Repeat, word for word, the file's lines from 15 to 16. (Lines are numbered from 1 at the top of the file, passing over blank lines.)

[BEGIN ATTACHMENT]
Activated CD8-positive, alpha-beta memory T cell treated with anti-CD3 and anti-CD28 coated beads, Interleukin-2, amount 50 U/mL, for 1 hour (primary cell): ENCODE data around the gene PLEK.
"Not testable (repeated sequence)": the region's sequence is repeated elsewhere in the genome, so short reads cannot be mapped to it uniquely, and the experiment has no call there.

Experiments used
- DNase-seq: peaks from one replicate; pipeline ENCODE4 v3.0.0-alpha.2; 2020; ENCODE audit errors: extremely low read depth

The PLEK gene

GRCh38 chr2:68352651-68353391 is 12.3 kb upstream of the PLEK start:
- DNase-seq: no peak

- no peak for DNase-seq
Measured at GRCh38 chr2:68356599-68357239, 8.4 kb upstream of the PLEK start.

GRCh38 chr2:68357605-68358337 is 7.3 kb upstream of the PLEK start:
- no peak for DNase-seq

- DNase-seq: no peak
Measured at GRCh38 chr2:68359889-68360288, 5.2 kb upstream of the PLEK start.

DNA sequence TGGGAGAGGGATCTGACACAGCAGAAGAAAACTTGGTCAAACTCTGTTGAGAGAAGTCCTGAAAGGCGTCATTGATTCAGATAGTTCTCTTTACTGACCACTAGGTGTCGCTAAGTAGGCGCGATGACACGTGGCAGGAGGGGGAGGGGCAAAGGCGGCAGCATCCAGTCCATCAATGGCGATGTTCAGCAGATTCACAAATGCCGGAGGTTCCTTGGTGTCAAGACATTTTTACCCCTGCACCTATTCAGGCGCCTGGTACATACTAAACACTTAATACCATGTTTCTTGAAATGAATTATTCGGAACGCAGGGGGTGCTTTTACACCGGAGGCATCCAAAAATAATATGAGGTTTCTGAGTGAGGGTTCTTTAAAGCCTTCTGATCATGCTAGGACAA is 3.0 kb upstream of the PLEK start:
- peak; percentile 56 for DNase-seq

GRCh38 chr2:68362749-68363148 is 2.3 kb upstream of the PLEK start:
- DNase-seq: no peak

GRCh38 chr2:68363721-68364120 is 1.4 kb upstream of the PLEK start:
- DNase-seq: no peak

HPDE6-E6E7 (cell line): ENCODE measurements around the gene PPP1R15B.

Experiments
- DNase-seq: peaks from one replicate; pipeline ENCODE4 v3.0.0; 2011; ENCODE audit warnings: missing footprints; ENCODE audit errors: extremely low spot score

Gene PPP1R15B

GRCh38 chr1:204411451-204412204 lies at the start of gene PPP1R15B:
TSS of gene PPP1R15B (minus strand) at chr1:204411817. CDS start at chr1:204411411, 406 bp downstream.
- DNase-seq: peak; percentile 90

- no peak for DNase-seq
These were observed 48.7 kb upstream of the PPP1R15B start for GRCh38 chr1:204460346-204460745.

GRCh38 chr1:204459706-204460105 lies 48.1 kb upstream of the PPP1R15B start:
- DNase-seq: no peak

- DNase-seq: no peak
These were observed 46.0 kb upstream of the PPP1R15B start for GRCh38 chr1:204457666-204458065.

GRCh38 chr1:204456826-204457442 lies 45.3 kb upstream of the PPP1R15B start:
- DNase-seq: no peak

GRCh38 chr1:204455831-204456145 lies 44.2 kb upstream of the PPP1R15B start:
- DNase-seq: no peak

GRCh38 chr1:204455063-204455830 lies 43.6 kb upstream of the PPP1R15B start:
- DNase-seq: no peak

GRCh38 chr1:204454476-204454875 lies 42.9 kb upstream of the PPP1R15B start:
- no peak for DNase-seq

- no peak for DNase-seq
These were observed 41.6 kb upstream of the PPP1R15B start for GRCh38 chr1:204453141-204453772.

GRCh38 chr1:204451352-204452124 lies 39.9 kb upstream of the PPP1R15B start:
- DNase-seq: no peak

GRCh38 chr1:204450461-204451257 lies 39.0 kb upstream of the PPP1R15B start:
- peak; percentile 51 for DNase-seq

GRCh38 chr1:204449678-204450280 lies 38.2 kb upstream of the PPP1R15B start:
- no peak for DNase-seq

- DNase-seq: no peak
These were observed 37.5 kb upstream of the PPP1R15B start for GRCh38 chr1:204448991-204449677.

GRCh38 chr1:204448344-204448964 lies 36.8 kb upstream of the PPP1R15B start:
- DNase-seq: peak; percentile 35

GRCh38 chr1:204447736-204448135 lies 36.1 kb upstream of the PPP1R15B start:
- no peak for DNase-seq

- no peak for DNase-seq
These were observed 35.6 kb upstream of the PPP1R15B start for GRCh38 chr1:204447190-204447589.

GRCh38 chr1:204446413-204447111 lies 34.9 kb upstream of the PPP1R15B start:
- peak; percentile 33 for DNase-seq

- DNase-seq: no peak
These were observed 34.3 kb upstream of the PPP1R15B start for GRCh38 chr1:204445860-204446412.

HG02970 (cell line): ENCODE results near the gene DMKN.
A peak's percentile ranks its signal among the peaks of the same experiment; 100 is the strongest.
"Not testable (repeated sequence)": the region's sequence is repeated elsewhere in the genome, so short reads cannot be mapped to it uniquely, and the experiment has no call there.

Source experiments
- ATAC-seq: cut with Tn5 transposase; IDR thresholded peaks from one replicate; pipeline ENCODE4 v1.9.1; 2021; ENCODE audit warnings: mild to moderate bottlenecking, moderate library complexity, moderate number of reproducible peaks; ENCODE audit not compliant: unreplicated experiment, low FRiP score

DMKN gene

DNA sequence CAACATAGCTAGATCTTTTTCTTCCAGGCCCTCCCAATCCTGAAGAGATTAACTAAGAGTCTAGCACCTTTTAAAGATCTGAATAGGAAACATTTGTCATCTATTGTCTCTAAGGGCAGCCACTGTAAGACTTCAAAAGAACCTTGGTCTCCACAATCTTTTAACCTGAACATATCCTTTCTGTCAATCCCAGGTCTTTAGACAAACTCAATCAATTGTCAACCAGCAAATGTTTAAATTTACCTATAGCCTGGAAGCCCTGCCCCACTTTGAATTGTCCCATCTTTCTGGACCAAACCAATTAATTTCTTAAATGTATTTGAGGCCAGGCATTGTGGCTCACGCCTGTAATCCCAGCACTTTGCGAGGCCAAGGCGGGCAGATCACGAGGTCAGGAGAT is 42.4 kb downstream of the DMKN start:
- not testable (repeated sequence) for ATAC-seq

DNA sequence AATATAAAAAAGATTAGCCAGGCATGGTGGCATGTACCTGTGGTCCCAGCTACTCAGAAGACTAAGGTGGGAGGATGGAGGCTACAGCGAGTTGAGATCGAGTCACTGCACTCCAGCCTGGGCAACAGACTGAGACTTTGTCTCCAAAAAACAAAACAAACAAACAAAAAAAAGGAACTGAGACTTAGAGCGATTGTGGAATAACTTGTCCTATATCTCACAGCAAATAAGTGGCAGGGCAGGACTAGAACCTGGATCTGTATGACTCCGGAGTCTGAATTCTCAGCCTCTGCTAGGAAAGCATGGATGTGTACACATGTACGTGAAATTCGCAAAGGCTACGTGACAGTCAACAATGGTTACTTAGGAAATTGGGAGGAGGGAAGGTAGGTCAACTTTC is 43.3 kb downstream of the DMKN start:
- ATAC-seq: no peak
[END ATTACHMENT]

- peak; percentile 56 for DNase-seq

GRCh38 chr2:68362749-68363148 is 2.3 kb upstream of the PLEK start: